Let's talk travel now. How do you kill time on a long flight?
I'm good at sleeping on flights. I've mastered all of the tools and comforts of sleeping. From before take-off to after landing, so that's always one option. I also read, and on a plane, it's a good place to not have a distraction of cell phones or have someone in my ear. I get good reading done on flights.
Is there a book you're reading now?
When I travel internationally, I usually have my Lonely Planet to wherever I'm going so I'm studying up on places I will go. I love Lonely Planet. It's a family favorite. They have such great writers. They have fun with all the cities and countries and they have fun recommendations, while also being historical and serious.
What's your favorite place in the world?
I did a film in Australia years ago and I spent three months there. I love Australia and I'd love to go back and dive on the Great Barrier Reef. I was in Iran last year and I wasn't ready to leave. That was a really eye opening and welcoming place to me at the same time. This past year I was in Uganda and I'm looking forward to getting back there. I met so many beautiful, courageous and tenacious people. They're still rebuilding after a long war. The children and the child soldiers that came out of that war are beautiful to be around. I love Africa. My mother is an African-politics professor and she gave us a love for Africa.
When's the last time you flew coach?
I flew JetBlue last month. I have nothing against coach. We were raised flying cargo.
One movie for a long flight?
I'm not the kind of person who watches movies over and over again. Quentin Tarantino's movies are the type that you can catch something new every time you watch them. So I guess I'd say a Tarantino movie.
Give me your best travel advice.
My advice is always to relax and just do it. If you're thinking of going somewhere, just do it. We were raised to land in any country in the world and navigate around as if we were going to live there for a month. We never went to resorts or by way of super planning. My mother sent my brother and I to China for 40 days with $1,000 each and a Lonely Planet guide book, I was 14 and he was 18, and we found our way. We didn't have hotels booked or our trains booked and we went up to inner-Mongolia. It's the exploration and the unknown. Again, Lonely Planet, I'm a big advocate because they include safety precautions. You have to use your head, but if you know the rules and the red zones, you can navigate and have an unbelievable time.
You're a big fan of the Red Sox, and based on the way John Smoltz pitched for you guys, should he turn to golf full-time now?
Oh my gosh, that's a mean one. He was injured. I wish him the best. He really tried. You can't hate someone for being hurt.
You've been on Howard Stern. What's it like going into the belly of that beast? Do you know going in you're going to say things you've only told best friends?
I grew up listening to Howard and I went into it comfortable and confident. You treat Howard with respect and you show up on your toes and you show up ready to answer some difficult and racy questions, but, also, stick to who you are. It was a great time. I love those guys. They were very kind to me and it was one of the most fun interviews I had done in a long time. They were great.
I just checked out your Twitter page. You use phrases such as: "twit-zone," "twitter-tuned," "nitrous-tweeting," "my tweet had been depleted." How many followers do you have? What is this language you're creating?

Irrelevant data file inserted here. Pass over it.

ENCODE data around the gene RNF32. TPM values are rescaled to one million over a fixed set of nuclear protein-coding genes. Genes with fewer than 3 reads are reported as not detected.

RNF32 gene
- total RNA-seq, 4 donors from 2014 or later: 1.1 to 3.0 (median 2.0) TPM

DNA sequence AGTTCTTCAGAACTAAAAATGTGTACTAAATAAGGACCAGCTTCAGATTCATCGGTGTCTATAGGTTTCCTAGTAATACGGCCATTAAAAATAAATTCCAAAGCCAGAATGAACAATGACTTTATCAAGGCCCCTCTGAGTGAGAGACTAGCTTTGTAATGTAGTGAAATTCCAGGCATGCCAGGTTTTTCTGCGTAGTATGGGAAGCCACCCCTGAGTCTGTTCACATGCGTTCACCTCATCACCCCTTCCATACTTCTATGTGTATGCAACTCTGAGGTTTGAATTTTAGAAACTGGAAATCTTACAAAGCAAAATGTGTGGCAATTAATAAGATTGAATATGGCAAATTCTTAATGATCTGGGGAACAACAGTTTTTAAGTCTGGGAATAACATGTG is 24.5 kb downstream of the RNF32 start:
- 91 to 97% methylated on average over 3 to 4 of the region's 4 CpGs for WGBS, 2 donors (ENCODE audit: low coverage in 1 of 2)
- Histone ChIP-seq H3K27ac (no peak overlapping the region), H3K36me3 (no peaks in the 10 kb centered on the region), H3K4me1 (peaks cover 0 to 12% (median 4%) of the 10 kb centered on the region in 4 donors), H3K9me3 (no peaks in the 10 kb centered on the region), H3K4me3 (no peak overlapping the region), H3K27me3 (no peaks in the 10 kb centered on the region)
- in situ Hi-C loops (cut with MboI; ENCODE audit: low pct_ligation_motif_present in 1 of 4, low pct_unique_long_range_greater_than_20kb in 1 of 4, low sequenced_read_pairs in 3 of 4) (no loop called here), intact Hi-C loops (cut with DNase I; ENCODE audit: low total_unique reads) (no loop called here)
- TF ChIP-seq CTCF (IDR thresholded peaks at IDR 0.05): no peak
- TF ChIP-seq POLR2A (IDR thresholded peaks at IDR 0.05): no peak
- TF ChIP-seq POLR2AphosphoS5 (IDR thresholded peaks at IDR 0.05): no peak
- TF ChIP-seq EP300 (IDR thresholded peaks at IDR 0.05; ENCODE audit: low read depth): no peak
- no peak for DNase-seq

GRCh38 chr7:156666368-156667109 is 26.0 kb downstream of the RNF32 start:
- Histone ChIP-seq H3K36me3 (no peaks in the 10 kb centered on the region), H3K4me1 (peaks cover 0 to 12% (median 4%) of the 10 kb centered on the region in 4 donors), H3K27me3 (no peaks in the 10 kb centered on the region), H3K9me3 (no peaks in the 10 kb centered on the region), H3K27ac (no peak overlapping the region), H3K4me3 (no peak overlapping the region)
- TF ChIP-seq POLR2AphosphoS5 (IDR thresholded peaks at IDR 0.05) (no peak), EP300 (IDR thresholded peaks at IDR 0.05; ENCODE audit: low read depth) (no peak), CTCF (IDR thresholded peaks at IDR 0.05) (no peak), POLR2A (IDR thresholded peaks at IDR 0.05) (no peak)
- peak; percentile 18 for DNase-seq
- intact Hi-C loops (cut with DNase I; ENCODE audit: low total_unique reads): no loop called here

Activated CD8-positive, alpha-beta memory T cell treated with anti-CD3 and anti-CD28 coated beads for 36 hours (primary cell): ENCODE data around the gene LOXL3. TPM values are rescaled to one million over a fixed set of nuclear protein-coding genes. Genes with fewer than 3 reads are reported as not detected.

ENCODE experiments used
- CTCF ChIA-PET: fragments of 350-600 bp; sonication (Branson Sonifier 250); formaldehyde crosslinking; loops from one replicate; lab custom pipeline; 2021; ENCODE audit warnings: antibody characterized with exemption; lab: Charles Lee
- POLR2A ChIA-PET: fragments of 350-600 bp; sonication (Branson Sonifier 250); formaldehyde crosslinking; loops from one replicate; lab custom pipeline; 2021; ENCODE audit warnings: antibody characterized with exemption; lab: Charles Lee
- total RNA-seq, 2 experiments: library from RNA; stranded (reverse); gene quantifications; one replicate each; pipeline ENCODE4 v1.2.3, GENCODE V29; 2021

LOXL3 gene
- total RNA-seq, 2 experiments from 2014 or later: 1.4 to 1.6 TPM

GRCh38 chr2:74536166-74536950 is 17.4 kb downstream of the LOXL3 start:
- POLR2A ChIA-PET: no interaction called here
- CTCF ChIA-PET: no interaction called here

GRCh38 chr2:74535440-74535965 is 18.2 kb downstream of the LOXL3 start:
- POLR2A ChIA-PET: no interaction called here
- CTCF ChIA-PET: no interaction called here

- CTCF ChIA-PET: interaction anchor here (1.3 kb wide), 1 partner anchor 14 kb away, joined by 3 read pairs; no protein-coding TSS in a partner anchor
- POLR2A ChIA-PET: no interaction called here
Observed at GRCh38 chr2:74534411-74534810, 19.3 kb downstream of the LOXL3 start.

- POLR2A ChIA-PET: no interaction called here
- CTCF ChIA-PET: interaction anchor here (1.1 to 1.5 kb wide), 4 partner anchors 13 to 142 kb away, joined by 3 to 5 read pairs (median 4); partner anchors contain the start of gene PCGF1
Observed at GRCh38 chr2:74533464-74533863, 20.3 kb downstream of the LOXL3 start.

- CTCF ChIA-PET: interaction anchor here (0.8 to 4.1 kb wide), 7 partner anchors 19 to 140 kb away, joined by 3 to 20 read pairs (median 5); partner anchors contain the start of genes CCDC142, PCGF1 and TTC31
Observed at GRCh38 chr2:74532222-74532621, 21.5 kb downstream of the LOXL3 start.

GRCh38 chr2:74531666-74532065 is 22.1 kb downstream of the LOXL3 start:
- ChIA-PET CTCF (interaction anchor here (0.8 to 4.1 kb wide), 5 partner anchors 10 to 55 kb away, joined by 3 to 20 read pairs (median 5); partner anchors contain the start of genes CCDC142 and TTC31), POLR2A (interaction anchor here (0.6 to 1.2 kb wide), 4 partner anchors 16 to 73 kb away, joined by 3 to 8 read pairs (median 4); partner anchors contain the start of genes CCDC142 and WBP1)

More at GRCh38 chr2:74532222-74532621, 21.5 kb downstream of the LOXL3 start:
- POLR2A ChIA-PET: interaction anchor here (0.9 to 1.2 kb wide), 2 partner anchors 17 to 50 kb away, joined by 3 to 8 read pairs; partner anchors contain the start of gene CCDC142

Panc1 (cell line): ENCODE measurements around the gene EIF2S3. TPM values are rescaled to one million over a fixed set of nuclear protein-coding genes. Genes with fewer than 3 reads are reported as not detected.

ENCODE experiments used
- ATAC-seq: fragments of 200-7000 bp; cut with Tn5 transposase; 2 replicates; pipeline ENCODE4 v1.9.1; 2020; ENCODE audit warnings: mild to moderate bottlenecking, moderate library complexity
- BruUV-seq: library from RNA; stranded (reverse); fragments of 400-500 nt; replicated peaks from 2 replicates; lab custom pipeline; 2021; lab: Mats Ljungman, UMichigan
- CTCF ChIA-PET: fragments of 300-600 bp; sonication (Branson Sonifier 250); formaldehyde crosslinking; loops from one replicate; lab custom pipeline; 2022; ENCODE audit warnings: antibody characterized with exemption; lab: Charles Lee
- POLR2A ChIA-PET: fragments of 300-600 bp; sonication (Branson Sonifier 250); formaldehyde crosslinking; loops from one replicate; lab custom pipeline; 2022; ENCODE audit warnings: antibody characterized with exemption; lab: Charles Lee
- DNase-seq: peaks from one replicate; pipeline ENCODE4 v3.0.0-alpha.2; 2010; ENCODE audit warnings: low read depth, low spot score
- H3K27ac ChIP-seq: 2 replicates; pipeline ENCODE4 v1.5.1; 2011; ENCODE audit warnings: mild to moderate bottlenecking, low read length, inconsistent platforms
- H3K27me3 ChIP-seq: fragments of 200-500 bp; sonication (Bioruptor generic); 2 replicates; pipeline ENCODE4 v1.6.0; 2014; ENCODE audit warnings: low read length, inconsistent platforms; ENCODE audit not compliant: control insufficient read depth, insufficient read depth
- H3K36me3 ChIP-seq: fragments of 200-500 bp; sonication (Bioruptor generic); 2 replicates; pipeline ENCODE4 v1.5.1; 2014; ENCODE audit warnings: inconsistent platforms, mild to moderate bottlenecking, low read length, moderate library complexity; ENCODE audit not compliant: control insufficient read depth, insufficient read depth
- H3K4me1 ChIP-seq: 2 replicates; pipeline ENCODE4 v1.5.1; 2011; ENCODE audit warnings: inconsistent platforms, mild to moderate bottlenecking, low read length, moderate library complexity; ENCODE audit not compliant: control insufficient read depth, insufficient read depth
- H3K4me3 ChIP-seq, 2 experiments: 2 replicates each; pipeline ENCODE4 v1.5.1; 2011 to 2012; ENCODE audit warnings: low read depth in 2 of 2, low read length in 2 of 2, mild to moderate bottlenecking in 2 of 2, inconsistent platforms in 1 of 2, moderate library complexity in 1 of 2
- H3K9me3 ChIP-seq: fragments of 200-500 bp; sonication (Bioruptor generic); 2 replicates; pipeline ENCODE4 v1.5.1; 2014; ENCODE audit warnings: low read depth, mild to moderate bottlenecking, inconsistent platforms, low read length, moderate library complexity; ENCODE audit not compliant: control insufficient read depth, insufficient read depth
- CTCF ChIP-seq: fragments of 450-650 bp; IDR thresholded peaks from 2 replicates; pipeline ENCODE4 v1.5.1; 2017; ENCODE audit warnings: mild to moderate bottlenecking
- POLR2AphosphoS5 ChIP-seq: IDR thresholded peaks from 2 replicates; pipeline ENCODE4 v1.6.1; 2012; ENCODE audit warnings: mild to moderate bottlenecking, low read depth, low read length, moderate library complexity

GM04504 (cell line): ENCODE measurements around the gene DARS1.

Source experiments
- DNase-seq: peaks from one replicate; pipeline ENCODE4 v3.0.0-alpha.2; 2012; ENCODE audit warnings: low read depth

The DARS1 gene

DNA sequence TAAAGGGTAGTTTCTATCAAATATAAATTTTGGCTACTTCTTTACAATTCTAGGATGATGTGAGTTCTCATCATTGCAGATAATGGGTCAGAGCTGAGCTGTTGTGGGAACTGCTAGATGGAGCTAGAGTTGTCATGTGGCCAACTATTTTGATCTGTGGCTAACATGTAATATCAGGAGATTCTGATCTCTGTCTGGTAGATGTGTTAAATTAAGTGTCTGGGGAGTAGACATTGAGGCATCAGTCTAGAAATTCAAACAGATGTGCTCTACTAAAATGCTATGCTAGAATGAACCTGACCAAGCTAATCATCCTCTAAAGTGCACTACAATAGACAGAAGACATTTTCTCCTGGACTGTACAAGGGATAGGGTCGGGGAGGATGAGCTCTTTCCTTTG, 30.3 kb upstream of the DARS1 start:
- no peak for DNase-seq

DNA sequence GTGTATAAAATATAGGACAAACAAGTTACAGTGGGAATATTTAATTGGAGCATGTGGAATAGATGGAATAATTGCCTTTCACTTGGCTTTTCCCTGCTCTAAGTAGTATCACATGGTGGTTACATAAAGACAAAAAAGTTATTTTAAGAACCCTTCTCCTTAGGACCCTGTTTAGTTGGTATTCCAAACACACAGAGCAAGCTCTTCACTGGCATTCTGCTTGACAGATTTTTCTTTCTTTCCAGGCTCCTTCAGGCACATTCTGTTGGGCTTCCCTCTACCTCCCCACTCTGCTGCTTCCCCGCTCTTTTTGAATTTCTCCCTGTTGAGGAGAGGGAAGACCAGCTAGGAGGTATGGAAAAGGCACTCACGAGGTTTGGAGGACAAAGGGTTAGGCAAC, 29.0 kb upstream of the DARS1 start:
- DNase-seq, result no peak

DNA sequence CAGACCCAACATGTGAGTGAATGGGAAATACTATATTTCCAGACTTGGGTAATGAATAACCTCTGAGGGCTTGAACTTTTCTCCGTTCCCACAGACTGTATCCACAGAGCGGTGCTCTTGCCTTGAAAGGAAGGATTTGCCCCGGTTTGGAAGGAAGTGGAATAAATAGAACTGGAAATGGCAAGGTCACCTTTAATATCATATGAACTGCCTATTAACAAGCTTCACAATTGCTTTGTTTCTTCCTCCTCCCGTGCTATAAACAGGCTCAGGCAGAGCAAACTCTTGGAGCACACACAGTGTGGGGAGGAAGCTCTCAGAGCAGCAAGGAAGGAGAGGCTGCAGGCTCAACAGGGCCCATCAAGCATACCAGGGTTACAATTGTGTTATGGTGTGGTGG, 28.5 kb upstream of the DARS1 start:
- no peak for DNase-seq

I signed up and I just sort of started going and I've been told by many people that I speak my own language. Whether I'm sending e-mails or writing texts -- sometimes I get "please clarify," or, "translate." It's whatever is in my head, which can be scary, or it can by rhythmic. It depends on who you ask. I have fun with it. The media is constantly changing, so giving fans some sort of opportunity to walk through your day a little bit, to be a part of it, that's fun for them and fun for me. I'm amazed there really aren't a lot of haters. I've never received a hate-tweet. You can go on some of the other web engines and people say despicable things just for the sake of saying them. My Twitter followers are my homies. I think I have 70,000 right now, which is insane, and fun to me. Right now, I'm in a good tweet place.
Rank these four cities: Los Angeles, New York, Chicago and Boston.
Man... Boston is my favorite. Anything else I say I'm going to alienate an entire city. I'm going to say Boston is number one and LA, New York and Chicago are all in a tie.
That's ridiculous. Howard Stern would not let you off with that answer.
It is what it is.
I would think, being a Boston fan, you'd put New York in last place.
No way. I have mad love for NY. I have mad love for Chicago and LA, too. I did a movie in Chicago -- Chi-town is fun. I remember hustling some cops when I was 18 in a pool game at a bar. I remember winning the officer's Chicago P.D. bomber jacket -- I still have it.
So I shouldn't play you in pool.
Apparently I'm a shark. I didn't know it at the time. I think I was so nervous they'd find out I was underage so I played like my life was dependent on it.
So you play well under pressure?
Good luck with Dollhouse, season two.
Thank you. We're having so much fun. We're shooting HD this year, the writers are unleashed, the tone and the stories are richer and darker…
Racier -- no doubt. Most people are going to be on board.
A three-foot putt for your life: Do you putt it, or do you ask Tiger to putt it for you?
I don't want my life in anyone else's hands but my own. I'd take it. I'd have a big resentment in the afterlife and I don't need that. [Laughs]
I'll see you on a putt-putt course in the near future.
Let's do it my man, let's do it.